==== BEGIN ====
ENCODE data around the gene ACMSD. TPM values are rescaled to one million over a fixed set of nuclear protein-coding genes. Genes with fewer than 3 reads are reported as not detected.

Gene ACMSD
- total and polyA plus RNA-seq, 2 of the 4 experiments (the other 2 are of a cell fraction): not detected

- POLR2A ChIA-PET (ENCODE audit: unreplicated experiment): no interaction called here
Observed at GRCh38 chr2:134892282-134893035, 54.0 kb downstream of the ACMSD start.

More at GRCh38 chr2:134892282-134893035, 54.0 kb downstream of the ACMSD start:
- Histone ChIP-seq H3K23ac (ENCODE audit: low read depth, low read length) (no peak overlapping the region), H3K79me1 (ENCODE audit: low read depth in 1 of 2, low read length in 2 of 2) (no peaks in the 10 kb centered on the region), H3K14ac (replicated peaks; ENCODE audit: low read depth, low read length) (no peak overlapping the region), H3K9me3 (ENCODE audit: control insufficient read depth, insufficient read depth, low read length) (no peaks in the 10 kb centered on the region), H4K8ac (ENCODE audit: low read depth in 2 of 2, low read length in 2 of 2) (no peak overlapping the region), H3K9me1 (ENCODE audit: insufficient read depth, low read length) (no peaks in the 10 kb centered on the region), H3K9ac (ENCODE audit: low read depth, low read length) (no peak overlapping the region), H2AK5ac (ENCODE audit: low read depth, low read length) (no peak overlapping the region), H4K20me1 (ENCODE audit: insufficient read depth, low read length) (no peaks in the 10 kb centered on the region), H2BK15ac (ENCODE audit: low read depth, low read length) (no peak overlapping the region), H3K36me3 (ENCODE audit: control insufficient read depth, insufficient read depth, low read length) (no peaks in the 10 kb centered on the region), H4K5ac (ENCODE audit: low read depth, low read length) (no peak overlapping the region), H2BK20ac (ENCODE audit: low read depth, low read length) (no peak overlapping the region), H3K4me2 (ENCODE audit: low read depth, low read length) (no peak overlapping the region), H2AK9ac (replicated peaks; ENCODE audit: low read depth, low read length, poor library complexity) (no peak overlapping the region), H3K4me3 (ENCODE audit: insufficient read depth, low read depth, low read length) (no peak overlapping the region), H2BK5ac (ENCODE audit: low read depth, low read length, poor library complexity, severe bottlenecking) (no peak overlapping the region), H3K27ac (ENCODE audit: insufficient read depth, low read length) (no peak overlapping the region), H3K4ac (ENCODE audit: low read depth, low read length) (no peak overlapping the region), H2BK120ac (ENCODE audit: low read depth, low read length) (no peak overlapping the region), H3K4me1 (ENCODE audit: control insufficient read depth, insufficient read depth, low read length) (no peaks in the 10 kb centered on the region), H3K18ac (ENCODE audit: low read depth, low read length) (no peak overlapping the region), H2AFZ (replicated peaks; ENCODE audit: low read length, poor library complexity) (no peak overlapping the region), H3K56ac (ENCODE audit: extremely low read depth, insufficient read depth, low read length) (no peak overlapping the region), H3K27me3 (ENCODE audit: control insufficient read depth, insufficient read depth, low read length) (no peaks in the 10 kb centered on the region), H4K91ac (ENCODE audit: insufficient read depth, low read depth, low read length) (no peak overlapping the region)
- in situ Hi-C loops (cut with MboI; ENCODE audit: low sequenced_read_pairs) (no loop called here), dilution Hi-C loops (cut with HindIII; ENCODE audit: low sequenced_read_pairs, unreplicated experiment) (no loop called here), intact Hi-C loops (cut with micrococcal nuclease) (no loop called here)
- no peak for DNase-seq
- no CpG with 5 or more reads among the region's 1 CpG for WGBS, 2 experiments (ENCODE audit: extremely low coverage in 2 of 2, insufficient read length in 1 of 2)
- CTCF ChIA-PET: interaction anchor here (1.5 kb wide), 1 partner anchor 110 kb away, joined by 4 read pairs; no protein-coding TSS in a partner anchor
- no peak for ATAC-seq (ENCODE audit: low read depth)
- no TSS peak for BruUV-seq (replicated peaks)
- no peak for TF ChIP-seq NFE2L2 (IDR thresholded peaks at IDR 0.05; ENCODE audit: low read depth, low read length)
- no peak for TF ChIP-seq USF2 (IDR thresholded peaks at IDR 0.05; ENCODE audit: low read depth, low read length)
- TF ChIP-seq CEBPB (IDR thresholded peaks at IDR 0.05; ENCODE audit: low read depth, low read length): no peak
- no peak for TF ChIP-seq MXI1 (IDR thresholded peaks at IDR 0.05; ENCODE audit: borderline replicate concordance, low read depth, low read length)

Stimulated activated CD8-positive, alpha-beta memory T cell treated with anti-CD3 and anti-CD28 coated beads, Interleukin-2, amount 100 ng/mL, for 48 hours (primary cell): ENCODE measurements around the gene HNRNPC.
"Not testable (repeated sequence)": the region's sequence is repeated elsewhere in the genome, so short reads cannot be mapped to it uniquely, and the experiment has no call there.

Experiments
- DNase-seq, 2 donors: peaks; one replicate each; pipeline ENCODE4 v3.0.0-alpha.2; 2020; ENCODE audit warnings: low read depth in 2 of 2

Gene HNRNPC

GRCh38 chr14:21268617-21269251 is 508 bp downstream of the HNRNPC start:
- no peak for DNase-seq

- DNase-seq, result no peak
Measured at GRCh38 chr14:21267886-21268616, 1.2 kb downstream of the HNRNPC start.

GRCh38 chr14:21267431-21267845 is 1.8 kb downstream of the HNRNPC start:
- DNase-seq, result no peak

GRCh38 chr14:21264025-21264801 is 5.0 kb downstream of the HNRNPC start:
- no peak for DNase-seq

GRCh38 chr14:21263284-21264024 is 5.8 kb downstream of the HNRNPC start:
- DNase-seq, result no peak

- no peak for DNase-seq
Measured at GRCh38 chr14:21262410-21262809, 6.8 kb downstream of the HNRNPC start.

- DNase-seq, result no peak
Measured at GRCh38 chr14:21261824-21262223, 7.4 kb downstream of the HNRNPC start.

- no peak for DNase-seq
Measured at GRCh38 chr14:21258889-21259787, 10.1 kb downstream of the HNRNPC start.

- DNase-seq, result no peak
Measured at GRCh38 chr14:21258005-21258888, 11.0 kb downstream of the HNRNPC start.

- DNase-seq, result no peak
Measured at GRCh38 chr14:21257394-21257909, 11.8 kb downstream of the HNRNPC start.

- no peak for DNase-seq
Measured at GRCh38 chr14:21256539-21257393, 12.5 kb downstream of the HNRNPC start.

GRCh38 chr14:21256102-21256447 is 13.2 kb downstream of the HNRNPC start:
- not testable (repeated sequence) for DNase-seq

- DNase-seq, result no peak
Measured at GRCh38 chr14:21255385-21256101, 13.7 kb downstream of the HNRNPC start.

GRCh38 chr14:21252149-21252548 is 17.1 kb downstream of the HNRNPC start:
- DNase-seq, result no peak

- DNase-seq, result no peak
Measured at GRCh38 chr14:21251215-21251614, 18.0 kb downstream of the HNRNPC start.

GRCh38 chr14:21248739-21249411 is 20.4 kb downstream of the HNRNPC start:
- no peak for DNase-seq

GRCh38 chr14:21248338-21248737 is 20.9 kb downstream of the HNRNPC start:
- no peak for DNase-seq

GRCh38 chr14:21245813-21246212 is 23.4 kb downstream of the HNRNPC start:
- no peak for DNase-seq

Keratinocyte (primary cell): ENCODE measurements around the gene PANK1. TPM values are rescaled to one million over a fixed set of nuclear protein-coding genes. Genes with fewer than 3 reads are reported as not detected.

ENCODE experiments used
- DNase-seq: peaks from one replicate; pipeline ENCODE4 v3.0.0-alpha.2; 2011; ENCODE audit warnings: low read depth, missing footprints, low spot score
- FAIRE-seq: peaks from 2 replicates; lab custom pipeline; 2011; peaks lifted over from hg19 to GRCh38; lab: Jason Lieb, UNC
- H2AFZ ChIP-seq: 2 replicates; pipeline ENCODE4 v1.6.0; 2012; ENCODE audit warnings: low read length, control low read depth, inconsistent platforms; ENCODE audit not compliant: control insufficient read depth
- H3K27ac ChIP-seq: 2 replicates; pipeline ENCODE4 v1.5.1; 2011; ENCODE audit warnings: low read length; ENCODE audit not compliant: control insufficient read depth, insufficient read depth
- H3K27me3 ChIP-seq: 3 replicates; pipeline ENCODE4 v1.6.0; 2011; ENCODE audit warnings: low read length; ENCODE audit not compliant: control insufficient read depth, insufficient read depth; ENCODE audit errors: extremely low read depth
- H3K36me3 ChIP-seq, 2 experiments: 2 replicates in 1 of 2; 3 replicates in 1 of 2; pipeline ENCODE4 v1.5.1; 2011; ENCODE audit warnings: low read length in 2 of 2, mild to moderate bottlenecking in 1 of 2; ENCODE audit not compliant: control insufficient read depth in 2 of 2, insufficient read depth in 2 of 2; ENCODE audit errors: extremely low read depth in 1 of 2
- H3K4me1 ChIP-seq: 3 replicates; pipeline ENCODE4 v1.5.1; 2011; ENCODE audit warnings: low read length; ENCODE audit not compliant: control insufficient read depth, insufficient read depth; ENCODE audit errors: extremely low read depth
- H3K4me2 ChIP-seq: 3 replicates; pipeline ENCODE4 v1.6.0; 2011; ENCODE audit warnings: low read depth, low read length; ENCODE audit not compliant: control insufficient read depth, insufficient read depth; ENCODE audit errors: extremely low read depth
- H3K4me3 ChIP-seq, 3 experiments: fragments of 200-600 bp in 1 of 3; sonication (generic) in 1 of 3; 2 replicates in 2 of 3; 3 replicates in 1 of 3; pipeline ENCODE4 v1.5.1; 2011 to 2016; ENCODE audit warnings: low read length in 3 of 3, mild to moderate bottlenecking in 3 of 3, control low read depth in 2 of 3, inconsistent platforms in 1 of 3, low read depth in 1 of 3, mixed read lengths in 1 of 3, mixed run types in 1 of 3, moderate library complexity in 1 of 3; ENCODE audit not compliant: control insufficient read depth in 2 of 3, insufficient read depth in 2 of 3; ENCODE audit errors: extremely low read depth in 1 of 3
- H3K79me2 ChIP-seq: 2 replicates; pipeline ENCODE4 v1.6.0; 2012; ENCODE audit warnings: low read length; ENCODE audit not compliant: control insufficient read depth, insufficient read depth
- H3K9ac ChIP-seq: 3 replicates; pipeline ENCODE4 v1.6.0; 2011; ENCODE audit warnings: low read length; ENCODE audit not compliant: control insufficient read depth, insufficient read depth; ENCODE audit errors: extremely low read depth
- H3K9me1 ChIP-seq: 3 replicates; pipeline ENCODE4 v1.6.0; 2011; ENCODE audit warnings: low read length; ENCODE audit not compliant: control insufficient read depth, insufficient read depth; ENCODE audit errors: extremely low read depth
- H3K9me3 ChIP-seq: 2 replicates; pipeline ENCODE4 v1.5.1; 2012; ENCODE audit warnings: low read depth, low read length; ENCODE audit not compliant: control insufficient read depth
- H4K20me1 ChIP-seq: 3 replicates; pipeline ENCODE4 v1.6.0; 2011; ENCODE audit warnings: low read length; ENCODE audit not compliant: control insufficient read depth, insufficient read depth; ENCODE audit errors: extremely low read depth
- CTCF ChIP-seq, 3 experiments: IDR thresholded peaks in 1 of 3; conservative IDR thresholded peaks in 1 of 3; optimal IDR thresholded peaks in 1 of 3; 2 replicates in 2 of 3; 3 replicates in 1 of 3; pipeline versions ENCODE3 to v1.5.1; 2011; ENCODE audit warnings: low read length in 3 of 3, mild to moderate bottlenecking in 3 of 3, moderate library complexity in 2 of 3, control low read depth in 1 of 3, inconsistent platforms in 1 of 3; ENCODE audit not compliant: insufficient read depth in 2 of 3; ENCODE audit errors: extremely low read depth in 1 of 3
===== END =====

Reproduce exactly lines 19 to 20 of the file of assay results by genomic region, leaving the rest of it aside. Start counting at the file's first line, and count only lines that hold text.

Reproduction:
"Not testable (repeated sequence)": the region's sequence is repeated elsewhere in the genome, so short reads cannot be mapped to it uniquely, and the experiment has no call there.

Experiments